Rohan bared his teeth in what should have been a smile. “It’s the least a friend could do.”
He finally allowed himself to turn then, to glance back at her, but there were too many people in the way, obscuring her divan. Probably surrounded by more fawning young men, he thought sourly. He couldn’t very well scare them all off—he’d have to count on her unstoppable energy to terrify the rest of them.
“Merton!” A voice came from behind him, light and affected, and he turned around to find himself looking down into Arthur Pennington’s bloodshot eyes. Pennington glanced at him and an expression of uneasiness came into his eyes, and Rohan wondered why. Did Pennington suspect they’d been in the tunnels at Kersley Hall? But how was that even possible?
“Rohan,” he said in a high-pitched voice. “Didn’t know it was you.”
“Your servant, Pennington,” he said politely. “Have you been keeping yourself busy?” It was a loaded question, but he could hardly hope Pennington was about to confess to all his debauched pastimes.
He was surprised. Pennington’s tight grin was positively salacious. “Indeed, I have. Not that it’s for public knowledge, but a few of us have been having quite a grand time…”
“Lord Elsmere’s attempting to gain your attention,” Harry said suddenly, then giggled. “Excuse me, Pennington, didn’t mean to interrupt.”
But Benedick was not about to let Pennington go if he felt inclined to be informative. “Harry, would you do me the great favor of seeing if Elsmere is interested in a game of cards?”
A look of unexpected frustration crossed Harry’s face, but then he smiled again. “Of course. I need hardly worry that you’d believe any of Pennington’s fairy tales.”
Pennington failed to look offended, probably because he hadn’t heard Harry’s deprecating comment. “In fact I need to talk to you,” Pennington said, his speech slightly slurred. “It’s important.”
Harry’s affability had vanished, a singular occurrence. Benedick didn’t remember when he’d seen Harry less than amused by life.
“’Bout my plague-y sister,” Pennington continued.
Did he imagine the lessening of tension surrounding him? But why would Harry be tense? He couldn’t imagine anyone less likely to be involved with the Heavenly Host. As far as he knew, Harry, for all his talk, didn’t particularly like women, and he was far too good-humored to be involved in such a furtive, ugly affair.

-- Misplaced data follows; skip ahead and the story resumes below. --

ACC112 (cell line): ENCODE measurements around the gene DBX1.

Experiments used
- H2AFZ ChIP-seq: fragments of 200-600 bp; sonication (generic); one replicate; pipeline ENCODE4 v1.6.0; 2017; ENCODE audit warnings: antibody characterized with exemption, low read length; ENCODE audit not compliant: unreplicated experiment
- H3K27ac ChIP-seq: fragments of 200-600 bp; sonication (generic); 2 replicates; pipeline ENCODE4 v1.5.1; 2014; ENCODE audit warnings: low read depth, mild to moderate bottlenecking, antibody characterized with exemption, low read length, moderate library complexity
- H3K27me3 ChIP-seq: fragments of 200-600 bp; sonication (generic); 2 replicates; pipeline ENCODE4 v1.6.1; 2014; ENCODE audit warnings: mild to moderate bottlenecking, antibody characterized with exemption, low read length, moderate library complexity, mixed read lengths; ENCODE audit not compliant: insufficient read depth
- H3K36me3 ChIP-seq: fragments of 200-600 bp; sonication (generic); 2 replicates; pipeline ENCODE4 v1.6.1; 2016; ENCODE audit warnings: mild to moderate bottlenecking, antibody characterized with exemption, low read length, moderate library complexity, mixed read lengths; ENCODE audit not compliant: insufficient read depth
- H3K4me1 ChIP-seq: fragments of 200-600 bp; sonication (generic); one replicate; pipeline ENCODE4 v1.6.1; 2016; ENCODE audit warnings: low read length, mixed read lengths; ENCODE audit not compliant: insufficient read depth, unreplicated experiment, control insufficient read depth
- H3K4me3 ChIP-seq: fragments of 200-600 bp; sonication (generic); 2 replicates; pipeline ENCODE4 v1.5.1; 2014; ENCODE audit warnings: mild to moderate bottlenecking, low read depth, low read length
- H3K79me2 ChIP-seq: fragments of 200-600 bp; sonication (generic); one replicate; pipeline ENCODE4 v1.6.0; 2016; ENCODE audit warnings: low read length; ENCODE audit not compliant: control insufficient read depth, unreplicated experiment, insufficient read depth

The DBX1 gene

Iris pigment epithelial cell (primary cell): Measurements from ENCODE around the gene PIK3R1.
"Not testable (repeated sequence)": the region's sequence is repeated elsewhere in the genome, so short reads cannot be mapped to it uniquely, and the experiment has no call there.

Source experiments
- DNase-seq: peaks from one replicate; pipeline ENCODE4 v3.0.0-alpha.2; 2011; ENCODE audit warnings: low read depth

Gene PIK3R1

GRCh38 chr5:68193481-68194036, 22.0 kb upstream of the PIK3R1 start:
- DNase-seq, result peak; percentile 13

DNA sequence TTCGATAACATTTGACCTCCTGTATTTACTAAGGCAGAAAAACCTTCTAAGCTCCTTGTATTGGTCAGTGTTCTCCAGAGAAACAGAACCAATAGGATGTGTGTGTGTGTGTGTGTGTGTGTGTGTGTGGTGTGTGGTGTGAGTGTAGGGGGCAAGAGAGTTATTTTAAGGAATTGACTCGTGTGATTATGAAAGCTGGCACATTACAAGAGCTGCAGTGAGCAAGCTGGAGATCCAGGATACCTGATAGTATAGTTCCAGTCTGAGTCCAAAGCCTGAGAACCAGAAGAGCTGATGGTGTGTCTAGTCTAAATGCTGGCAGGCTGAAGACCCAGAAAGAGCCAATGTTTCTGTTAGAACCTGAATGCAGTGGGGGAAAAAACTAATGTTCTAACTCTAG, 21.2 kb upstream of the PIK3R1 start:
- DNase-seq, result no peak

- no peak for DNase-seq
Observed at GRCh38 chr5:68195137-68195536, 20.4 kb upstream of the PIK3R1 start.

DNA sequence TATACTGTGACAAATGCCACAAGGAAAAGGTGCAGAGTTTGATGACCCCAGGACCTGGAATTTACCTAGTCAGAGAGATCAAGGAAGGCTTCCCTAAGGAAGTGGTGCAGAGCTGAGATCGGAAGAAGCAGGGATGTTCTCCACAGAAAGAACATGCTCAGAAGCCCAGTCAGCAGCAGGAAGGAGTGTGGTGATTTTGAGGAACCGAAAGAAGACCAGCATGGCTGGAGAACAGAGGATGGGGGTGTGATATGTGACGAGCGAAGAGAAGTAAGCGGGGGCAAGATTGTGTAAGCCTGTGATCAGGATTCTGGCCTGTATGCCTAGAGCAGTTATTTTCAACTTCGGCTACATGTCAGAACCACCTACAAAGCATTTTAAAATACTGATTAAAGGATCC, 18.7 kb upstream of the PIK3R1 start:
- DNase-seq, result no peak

Normally he’d fob Pennington off with some excuse. The last thing he wanted to do was be pressured into making an offer for Dorothea. For someone who had seemed so promising a month ago she’d devolved into his idea of hell on earth. He’d take Melisande first.
No, he wouldn’t, he reminded himself. At least Dorothea would leave him alone. Melisande would cling to whomever she ended up with. She would hover and suggest and scream bloody murder if he strayed. She would love him, and the very thought filled him with complete horror.
He gave his version of an affable smile, and Pennington missed the cold glint in his eye. “What may I do for you, Pennington?”
“It’s m’sister, don’t you know,” Pennington said, straining to be affable. “She wanted me to chat you up, give you a little hint. She asked me to invite you to our country place this weekend, and I told her I was busy but she wouldn’t hear of it.”
“And are you busy, Mr. Pennington?”
If anything he looked even more strained. Pennington might not be very nice, but he was far from bright, either. “I am, Lord Rohan. So you see, I can’t possibly invite you. But Dorothea wouldn’t hear of it. She’s not getting any younger, of course, and she’s got the personality of a viper.” He suddenly realized how that might sound to a prospective suitor, and immediately attempted to regain lost ground. “A pet viper,” he said hastily. “A very nice tame one. And only to her brother, of course. Sisters are the very devil.”
Benedick thought back to his own younger sister, married to the monster. If Miranda insisted on staying with someone so completely unsuitable she might at least have had the grace to be miserable about it, instead of ridiculously, breathlessly happy.
No, he didn’t want his sister miserable. He just didn’t want her with the Scorpion. But that was the least of his worries right now. “They are, indeed,” he said politely.
“But you’ll come the following week, won’t you? You’re the closest she’s come to an offer in years. Men seem just about ready to come up to scratch when she frightens them off. You don’t strike me as a man who frightens easily.”
If he offered for Dorothea this would be another idiot he’d have to rescue from the machinations of the Host, he thought, annoyed. And possibly his old friend Harry, as well. Three of them, as well as Melisande’s virginal trollop. He may as well do his best to bring down the entire organization—it would be easier than picking and choosing.